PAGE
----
I have trained 100′s of people in my Project Link It Forward workshops to tell people and the social media it’s ok to say you are unemployed. You need to also be honest about on your profile.

    I don’t recommend broadcasting it on status updates, there I do agree with you:)

    Final note..I get a lot of folks who message mew with job opps and I scour my database and anyone with a job, I pass over immediately.

    Lisa Hendrickson
    http://www.linkedin.com/in/callthatgirl

  4. Neal Schaffer says

    Hey Lisa,

    I also disagree with the recruiters state of mind as indicated by that poll.

    I also agree with you that you absolutely have to be honest with your employment status. But there is no reason why you need to broadcast it in the wrong media. I am only looking at broadcasting it in your status update…obviously you should be informing everyone in your network as well as potential employers that you are unemployed.

    Hope the clarifications make sense ;-)

    - Neal

  5. says

    Sure does. People must also remember to always remember that the HR folks doing direct hiring are surfing profiles.

    Keep recommendations to 2-4 at each job, don’t look too hungry.

    I’ve seen some horrible profiles btw. Just sayin’ LOL

  6. says

    Sure does. People must also remember to always remember that the HR folks doing direct hiring are surfing profiles.

    Keep recommendations to 2-4 at each job, don’t look too hungry.

    I’ve seen some horrible profiles btw. Just sayin’ LOL

  7. Neal Schaffer says

    I hear ‘ya Lisa. As for the number of recommendations per position, well, we could debate on that, but either way it does become part of your brand, for hopefully better but also potentially worse…

  8. Norman Naylor says

    Wow- what great advice and what great comments. As someone in transition who is trying to use my LinkedIn profile to greatest advantage, I really appreciate these differing perspectives.

    Neal- have you already written about what to do with the “current” portion of the profile if one is “between opportunities”…?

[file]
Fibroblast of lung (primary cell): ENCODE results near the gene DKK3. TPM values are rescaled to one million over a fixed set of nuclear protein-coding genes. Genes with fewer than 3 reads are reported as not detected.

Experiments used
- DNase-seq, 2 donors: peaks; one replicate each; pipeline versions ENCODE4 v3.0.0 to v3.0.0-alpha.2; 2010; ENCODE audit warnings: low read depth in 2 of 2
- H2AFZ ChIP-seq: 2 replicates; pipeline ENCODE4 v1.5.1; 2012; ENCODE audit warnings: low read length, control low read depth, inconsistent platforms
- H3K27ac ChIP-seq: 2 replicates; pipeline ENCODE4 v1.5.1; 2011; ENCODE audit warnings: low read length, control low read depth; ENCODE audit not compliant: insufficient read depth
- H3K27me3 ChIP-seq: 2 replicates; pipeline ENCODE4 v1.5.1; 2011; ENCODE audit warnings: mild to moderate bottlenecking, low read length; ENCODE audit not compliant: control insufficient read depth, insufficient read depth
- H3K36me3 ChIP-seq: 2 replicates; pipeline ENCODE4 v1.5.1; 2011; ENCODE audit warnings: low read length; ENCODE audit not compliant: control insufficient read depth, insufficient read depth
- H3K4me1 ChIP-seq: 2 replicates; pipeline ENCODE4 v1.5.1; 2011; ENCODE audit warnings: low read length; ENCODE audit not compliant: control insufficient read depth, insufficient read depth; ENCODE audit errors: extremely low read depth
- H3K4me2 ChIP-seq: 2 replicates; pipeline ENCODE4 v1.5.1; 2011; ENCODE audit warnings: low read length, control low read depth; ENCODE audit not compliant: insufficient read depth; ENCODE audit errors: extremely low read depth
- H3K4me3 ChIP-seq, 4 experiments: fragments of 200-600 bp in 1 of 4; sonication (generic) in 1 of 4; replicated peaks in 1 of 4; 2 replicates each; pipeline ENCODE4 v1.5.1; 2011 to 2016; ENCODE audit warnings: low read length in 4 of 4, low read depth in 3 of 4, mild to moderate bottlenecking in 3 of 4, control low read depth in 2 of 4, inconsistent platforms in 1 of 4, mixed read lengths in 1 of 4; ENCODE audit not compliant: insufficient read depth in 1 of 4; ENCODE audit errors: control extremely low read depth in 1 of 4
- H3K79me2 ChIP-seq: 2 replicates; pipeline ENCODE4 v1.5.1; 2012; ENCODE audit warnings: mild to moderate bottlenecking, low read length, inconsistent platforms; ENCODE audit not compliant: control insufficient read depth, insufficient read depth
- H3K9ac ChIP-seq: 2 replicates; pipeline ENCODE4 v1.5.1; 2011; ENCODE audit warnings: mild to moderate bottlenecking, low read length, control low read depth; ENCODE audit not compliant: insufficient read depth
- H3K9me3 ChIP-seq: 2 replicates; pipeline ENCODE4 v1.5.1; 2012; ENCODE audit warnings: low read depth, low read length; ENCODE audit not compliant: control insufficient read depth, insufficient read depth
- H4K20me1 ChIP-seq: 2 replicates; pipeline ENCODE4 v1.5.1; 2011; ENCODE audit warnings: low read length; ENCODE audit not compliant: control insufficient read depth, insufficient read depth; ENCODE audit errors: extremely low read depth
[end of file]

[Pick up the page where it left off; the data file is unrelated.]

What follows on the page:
Really great stuff- Keep it comin!

    Norman Naylor
    Huntington Beach, CA

  9. Norman Naylor says

    Wow- what great advice and what great comments. As someone in transition who is trying to use my LinkedIn profile to greatest advantage, I really appreciate these differing perspectives.

    Neal- have you already written about what to do with the “current” portion of the profile if one is “between opportunities”…?

    Really great stuff- Keep it comin!

    Norman Naylor
    Huntington Beach, CA

  10. Neal Schaffer says

    Hi Norman,

    Great to see you here and thanks for the comment! I am glad that you appreciate the different perspective…sometimes I do go “against the grain” but I do try to provide evidence of why I say what I say.

    As for your question of what to do with the “current” position when you are between opportunities, that is a topic for a whole other blog post ;-)

    Hope to see you at our So Cal Sushi lunch on June 26!

    - Neal

  11. Rebecca Mack says

    While I don’t believe it’s necessary to specifically state that you are unemployed in your profile, I also think it’s important to avoid even the perception that you’re trying to mislead.

    To me, the “Current” slot is for a job that you CURRENTLY hold, not the last position you held. To leave a position that you no longer hold in the “Current” slot on a LinkedIn profile, just to avoid “broadcasting” that you are unemployed, is just plain misleading.

  12. Rebecca Mack says

    While I don’t believe it’s necessary to specifically state that you are unemployed in your profile, I also think it’s important to avoid even the perception that you’re trying to mislead.